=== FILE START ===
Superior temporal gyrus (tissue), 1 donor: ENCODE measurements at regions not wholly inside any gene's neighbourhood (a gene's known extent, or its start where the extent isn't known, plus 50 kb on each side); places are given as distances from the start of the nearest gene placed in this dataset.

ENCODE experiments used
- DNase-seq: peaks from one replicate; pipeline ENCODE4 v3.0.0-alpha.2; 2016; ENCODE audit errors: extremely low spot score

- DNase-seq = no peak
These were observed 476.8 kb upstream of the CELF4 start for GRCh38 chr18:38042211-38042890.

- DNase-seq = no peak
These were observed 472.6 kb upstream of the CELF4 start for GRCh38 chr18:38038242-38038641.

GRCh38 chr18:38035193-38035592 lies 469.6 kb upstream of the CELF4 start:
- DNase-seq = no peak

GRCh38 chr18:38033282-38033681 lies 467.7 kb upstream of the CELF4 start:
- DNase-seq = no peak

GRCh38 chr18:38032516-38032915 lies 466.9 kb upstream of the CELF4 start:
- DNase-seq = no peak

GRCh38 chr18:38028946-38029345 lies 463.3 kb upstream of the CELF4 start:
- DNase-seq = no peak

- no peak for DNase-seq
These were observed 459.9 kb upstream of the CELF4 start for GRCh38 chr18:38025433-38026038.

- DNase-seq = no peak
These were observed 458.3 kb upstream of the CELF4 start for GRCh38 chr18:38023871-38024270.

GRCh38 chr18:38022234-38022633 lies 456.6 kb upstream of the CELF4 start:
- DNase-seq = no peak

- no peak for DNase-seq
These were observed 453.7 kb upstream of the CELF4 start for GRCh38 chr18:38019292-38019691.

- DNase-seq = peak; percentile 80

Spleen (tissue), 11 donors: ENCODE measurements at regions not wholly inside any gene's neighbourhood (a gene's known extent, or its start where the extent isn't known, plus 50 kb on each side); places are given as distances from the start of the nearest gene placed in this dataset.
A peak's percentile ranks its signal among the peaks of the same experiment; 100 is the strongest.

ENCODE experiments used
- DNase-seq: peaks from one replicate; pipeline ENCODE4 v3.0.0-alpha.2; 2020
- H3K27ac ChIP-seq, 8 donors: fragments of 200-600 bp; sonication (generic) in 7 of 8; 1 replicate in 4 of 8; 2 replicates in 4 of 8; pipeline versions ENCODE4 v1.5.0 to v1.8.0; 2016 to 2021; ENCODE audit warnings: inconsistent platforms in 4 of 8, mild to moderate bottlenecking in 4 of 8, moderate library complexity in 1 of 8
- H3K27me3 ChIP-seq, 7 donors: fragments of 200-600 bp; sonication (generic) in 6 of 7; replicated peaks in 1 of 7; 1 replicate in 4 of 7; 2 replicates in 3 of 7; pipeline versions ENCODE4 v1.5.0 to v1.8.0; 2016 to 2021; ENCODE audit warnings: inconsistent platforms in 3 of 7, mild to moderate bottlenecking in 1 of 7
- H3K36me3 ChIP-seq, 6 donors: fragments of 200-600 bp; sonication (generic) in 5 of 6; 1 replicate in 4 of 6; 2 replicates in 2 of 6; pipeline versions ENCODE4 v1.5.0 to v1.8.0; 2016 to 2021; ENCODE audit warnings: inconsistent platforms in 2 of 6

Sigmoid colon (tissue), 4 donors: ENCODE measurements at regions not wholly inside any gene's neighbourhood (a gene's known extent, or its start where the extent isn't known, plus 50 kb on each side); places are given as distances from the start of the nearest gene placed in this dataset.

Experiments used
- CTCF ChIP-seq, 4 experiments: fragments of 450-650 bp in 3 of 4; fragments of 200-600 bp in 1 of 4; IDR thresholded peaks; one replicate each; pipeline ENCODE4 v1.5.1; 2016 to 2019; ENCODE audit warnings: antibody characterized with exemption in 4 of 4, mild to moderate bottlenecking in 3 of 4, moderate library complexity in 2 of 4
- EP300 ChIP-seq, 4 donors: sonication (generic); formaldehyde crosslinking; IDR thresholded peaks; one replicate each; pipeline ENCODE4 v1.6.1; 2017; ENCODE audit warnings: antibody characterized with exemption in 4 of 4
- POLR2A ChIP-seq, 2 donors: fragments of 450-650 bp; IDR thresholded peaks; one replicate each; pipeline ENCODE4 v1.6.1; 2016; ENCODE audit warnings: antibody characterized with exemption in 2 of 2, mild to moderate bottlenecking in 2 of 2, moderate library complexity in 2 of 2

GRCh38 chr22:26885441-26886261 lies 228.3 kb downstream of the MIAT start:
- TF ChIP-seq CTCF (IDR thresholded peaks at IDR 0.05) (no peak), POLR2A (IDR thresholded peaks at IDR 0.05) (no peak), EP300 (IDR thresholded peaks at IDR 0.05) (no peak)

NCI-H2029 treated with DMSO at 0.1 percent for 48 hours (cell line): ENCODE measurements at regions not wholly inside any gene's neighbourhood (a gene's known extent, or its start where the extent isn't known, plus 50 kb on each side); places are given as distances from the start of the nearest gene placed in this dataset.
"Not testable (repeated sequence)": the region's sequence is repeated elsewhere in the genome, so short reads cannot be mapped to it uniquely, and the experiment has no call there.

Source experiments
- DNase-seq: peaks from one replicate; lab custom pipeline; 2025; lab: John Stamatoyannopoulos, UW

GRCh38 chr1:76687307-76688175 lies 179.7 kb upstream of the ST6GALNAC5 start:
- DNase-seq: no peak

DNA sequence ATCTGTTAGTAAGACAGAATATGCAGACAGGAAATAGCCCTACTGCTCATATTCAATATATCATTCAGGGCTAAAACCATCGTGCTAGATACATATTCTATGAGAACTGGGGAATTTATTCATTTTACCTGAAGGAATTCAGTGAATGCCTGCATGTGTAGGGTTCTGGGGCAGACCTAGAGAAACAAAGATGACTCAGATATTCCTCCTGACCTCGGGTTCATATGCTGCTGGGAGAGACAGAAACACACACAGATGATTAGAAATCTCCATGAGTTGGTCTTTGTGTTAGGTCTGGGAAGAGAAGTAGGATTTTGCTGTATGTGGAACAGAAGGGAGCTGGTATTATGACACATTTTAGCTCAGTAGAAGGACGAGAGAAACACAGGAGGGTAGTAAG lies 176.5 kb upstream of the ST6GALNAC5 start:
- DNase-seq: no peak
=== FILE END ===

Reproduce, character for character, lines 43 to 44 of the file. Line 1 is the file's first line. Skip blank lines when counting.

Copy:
GRCh38 chr1:76687307-76688175 lies 179.7 kb upstream of the ST6GALNAC5 start:
- DNase-seq: no peak